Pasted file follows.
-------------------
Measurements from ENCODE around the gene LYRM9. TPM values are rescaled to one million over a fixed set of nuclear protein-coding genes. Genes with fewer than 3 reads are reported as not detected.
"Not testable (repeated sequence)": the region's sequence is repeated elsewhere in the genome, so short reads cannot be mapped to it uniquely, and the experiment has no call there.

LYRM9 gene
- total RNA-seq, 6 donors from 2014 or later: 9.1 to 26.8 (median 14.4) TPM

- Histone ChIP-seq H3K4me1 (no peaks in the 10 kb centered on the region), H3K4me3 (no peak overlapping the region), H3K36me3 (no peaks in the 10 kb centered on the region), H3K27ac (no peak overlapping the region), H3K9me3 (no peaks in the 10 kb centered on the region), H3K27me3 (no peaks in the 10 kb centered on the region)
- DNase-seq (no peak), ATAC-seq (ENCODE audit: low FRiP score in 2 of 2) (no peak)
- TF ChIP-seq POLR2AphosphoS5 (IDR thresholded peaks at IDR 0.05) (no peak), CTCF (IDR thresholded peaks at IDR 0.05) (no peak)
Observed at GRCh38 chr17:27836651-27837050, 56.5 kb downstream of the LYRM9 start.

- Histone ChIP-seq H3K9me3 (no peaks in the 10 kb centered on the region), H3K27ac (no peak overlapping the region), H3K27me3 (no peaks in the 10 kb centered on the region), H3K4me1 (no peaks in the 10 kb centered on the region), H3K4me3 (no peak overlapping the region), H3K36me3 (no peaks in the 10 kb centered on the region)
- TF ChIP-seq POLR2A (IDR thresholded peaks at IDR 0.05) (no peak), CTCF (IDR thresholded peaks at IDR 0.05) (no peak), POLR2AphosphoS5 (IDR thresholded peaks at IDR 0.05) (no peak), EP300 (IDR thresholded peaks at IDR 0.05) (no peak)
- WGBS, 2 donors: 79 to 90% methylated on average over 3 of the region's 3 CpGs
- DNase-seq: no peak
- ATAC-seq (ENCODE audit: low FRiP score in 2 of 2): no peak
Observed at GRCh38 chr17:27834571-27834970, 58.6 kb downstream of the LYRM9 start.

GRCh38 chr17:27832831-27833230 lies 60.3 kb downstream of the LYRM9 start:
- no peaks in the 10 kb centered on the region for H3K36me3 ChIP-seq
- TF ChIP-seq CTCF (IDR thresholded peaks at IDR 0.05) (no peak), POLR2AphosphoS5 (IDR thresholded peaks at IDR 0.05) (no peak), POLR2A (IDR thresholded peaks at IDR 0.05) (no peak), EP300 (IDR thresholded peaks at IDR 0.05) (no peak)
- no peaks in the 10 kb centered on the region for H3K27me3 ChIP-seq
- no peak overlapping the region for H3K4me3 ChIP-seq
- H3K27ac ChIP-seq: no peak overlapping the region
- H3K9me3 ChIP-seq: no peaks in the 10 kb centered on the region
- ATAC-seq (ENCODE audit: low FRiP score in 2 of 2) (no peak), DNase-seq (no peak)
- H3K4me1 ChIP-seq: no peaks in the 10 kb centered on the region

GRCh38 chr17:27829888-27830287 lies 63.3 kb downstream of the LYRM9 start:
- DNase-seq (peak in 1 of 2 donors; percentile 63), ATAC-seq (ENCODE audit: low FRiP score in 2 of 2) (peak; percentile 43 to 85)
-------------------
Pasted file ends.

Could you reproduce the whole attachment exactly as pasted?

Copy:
Measurements from ENCODE around the gene LYRM9. TPM values are rescaled to one million over a fixed set of nuclear protein-coding genes. Genes with fewer than 3 reads are reported as not detected.
"Not testable (repeated sequence)": the region's sequence is repeated elsewhere in the genome, so short reads cannot be mapped to it uniquely, and the experiment has no call there.

LYRM9 gene
- total RNA-seq, 6 donors from 2014 or later: 9.1 to 26.8 (median 14.4) TPM

- Histone ChIP-seq H3K4me1 (no peaks in the 10 kb centered on the region), H3K4me3 (no peak overlapping the region), H3K36me3 (no peaks in the 10 kb centered on the region), H3K27ac (no peak overlapping the region), H3K9me3 (no peaks in the 10 kb centered on the region), H3K27me3 (no peaks in the 10 kb centered on the region)
- DNase-seq (no peak), ATAC-seq (ENCODE audit: low FRiP score in 2 of 2) (no peak)
- TF ChIP-seq POLR2AphosphoS5 (IDR thresholded peaks at IDR 0.05) (no peak), CTCF (IDR thresholded peaks at IDR 0.05) (no peak)
Observed at GRCh38 chr17:27836651-27837050, 56.5 kb downstream of the LYRM9 start.

- Histone ChIP-seq H3K9me3 (no peaks in the 10 kb centered on the region), H3K27ac (no peak overlapping the region), H3K27me3 (no peaks in the 10 kb centered on the region), H3K4me1 (no peaks in the 10 kb centered on the region), H3K4me3 (no peak overlapping the region), H3K36me3 (no peaks in the 10 kb centered on the region)
- TF ChIP-seq POLR2A (IDR thresholded peaks at IDR 0.05) (no peak), CTCF (IDR thresholded peaks at IDR 0.05) (no peak), POLR2AphosphoS5 (IDR thresholded peaks at IDR 0.05) (no peak), EP300 (IDR thresholded peaks at IDR 0.05) (no peak)
- WGBS, 2 donors: 79 to 90% methylated on average over 3 of the region's 3 CpGs
- DNase-seq: no peak
- ATAC-seq (ENCODE audit: low FRiP score in 2 of 2): no peak
Observed at GRCh38 chr17:27834571-27834970, 58.6 kb downstream of the LYRM9 start.

GRCh38 chr17:27832831-27833230 lies 60.3 kb downstream of the LYRM9 start:
- no peaks in the 10 kb centered on the region for H3K36me3 ChIP-seq
- TF ChIP-seq CTCF (IDR thresholded peaks at IDR 0.05) (no peak), POLR2AphosphoS5 (IDR thresholded peaks at IDR 0.05) (no peak), POLR2A (IDR thresholded peaks at IDR 0.05) (no peak), EP300 (IDR thresholded peaks at IDR 0.05) (no peak)
- no peaks in the 10 kb centered on the region for H3K27me3 ChIP-seq
- no peak overlapping the region for H3K4me3 ChIP-seq
- H3K27ac ChIP-seq: no peak overlapping the region
- H3K9me3 ChIP-seq: no peaks in the 10 kb centered on the region
- ATAC-seq (ENCODE audit: low FRiP score in 2 of 2) (no peak), DNase-seq (no peak)
- H3K4me1 ChIP-seq: no peaks in the 10 kb centered on the region

GRCh38 chr17:27829888-27830287 lies 63.3 kb downstream of the LYRM9 start:
- DNase-seq (peak in 1 of 2 donors; percentile 63), ATAC-seq (ENCODE audit: low FRiP score in 2 of 2) (peak; percentile 43 to 85)